• In the "Top 10 Worst Lyrics I've Ever Heard...This Year (2013)" video, he pokes fun at Migos referring to doing cocaine as Hannah Montana by making up a song that goes "The Wiggles, The Wiggles, The Wiggles, The Wiggles! When this song comes on, it makes her ass do the wiggles!". Bizarrely, Jason Derulo would come out with a song that would refer to Shaking the Rump as "Wiggle" as well.
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    • Lampshaded when it comes to his review of "Swimming Pools". At the end of the review, he laments that the song has not achieved mainstream success. At the end of the next video however, he points out that the song did become popular, charting well between the two videos, thus making his previous complaining pointless.
    • In his "Worst Lyrics of 2014" list, the #2 spot slammed P. Diddy for a gratuitous and insensitive plug for his luxury vodka during a song protesting against Police Brutality, with RC doing a skit about protesters banding together for revolution, but "brought to you by Coca-Cola!" Then in 2017, Pepsi and Kendall Jenner got into a lot of heat for a commercial that effectively did this skit with complete sincerity.
    • His praise for Phife Dawg's guest appearances on Shaquille O'Neal's Shaq Diesel album is even funnier in light of his Worst Lyrics of June 2015 video, where he got some backlash for admitting that he didn't feel that Tribe were really that great, ripping apart "I Left My Wallet in El Segundo" in particular (he did end up really liking We Got It From Here... Thank You 4 Your Service, though). Rap Critic may not be a huge Tribe fan, but when the alternative is Shaq rapping that he can flow like pee coming out you-know-what...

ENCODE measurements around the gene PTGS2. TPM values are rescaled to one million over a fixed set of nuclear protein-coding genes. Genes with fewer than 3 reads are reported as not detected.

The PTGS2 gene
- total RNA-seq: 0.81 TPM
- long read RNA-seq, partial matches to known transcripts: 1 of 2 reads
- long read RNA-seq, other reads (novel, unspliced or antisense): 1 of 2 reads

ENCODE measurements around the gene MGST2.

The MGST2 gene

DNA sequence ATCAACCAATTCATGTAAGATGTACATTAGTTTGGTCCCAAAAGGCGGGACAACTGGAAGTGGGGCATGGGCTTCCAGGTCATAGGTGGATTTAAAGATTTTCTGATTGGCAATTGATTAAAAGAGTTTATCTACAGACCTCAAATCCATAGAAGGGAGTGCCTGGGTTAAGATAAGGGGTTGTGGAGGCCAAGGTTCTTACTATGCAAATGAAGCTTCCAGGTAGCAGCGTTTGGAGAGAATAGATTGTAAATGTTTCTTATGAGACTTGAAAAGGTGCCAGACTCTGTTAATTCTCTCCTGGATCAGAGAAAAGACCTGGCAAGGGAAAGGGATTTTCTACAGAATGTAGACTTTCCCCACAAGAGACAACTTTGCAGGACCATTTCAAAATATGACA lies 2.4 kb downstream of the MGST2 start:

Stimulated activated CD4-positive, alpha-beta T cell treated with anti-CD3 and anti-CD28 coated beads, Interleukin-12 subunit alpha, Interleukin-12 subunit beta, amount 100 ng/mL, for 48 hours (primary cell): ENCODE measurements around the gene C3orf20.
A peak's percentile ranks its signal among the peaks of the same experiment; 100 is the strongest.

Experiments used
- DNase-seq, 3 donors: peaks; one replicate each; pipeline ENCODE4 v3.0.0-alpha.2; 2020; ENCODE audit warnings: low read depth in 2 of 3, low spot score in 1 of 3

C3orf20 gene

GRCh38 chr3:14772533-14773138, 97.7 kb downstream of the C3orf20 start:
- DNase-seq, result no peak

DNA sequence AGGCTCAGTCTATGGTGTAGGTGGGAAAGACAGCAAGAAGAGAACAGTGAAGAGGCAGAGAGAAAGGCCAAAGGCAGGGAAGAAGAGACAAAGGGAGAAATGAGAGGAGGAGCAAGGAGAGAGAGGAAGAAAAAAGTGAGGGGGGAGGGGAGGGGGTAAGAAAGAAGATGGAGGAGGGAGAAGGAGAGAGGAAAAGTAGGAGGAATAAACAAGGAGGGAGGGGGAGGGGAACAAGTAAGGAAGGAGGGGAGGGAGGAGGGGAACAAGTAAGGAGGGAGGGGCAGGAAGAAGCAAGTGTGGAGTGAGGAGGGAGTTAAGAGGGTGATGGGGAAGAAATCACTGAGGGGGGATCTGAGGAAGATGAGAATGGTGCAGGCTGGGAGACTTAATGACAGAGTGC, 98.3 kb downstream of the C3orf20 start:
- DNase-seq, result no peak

• It's Not Supposed to Win Oscars: He is generally against this, as he argues that rap's usage of this trope has saturated the scene and overshadows songs with legitimate messages. He says that every artist that gets some time in the limelight should do something worthwhile with that time. That said, he does use this defence for Lil Jon due to the large amount of enthusiasm Lil Jon displays on his songs.
  • Internet Backdraft: His "Top 10 Worst Eminem Songs" video with Marc Mues has a bunch of dislikes than likes and a flood of disparaging comments, due to the pair's questionable choices ("Mockingbird" being a stand-out example), their misunderstandings of some songs, and their harsh attitudes (Mues, who has also gotten flak for being in the video, being the most harsh).
  • Some Anvils Need to Be Dropped: His crossover review of The Jazz Singer spends the last third in a furious, but justified rant about the damage that blackface has wreaked on African-American representation and how something that was deemed acceptable then shouldn't be given a pass now just because it was Fair for Its Day.
  • Values Resonance: After explaining some of the plot in Do the Right Thing in his "Fight the Power" review, he finds that there are similarities between the deaths of the real life Eric Garner and Radio Raheem.


Example of: